Need Stains Out Of Your Carpets?

How to Get Any Stain out of Commercial Carpet

In the corporate world, a dirty carpet can impact your reputation. According to a recent survey, 93% of Americans form a negative impression of an organization based on a dirty carpet. When your usual stain removal doesn’t work, you may be wondering if you can get a tough stain out on your own. That’s why we at Corporate Cleaning & Facility Services are here to help. This guide will teach you how to get stains out of commercial carpet.

How to Clean Commercial Carpet Stains

Stain removal should be a goal for your regularly scheduled floor maintenance. Consider implementing this process to identify and treat stains effectively:

1. Check for Spots and Stains Daily

Your department’s daily cleaning routine should include a regular check for spots and stains. The sooner you can find stains, the higher your chances will be to remove them. Your cleaning team should also have the chemicals to spot clean common types of stains. It’s easy to incorporate a check into the daily vacuuming, where custodians are already focused on the floor.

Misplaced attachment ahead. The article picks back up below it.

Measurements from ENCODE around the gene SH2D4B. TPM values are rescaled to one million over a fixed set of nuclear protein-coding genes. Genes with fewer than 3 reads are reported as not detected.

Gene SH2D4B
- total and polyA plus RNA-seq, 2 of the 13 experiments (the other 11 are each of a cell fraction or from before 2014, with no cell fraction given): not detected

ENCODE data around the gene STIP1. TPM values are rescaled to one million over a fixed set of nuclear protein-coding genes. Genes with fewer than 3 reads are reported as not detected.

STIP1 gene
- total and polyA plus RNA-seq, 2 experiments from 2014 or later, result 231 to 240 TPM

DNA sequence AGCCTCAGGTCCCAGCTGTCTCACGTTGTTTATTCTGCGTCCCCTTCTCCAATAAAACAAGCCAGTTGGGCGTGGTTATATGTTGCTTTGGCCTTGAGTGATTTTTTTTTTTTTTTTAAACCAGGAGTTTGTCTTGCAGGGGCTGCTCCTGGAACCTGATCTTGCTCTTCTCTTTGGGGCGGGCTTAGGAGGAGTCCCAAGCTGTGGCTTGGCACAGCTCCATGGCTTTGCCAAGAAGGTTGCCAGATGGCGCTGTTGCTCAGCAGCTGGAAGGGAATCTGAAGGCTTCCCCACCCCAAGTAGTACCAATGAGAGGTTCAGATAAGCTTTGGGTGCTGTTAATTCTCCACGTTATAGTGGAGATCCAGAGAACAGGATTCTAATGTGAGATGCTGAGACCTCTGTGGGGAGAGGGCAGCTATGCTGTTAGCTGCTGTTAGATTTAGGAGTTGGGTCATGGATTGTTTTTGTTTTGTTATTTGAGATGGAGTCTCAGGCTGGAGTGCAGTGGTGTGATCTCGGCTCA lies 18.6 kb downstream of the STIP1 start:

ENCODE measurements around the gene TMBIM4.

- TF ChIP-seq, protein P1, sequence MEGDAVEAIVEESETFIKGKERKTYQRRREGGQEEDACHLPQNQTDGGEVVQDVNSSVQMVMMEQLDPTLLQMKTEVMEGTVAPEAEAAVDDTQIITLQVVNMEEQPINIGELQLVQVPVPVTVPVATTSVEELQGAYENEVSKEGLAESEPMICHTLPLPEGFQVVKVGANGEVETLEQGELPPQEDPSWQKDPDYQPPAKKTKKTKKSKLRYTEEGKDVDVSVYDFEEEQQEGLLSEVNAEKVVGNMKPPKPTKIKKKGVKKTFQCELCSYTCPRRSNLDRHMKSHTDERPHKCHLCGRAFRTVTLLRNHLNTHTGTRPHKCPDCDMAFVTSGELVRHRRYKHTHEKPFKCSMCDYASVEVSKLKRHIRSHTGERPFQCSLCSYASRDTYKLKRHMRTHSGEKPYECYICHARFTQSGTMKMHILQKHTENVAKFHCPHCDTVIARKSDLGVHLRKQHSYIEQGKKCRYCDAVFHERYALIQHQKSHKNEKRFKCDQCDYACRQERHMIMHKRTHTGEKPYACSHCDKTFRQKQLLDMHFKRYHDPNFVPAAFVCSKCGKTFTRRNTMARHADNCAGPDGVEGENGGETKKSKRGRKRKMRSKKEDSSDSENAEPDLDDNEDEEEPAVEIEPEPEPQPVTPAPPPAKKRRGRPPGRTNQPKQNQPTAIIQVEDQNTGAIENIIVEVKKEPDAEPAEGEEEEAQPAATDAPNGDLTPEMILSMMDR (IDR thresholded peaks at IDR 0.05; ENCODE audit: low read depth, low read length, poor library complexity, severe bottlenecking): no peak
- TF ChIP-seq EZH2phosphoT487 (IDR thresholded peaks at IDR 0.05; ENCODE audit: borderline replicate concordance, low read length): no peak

Vacuuming can also play a role in preventing stains. The process sucks up dry soil and prevents it from grinding into the fibers of the carpeting. In high-traffic areas where many stains come from dirt, vacuuming is especially critical. As more feet walk over dirty carpet, you risk pressing dry soil further into the carpet and making it harder to remove.

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2. Identify the Type of Carpet

Each type of carpet fiber has different chemical properties that can affect its cleaning requirements and stain susceptibility. While there are a few tests you can perform if you don’t know the material, the most informative is a burn test.

Pluck a single fiber sample from an inconspicuous area of the carpet. A corner, closet or low-traffic area works best. Use tweezers to ensure you only grab one strand and cut carefully using scissors. Then, conduct the burn test in your custodial closet or an outdoor location. Pinch the fiber in your tweezers and light it using a butane lighter. Observe the action, appearance and odor of the strand. If the fiber arches away from the flame, it is synthetic. If it does not, it is probably wool.

3. Identify Your Stain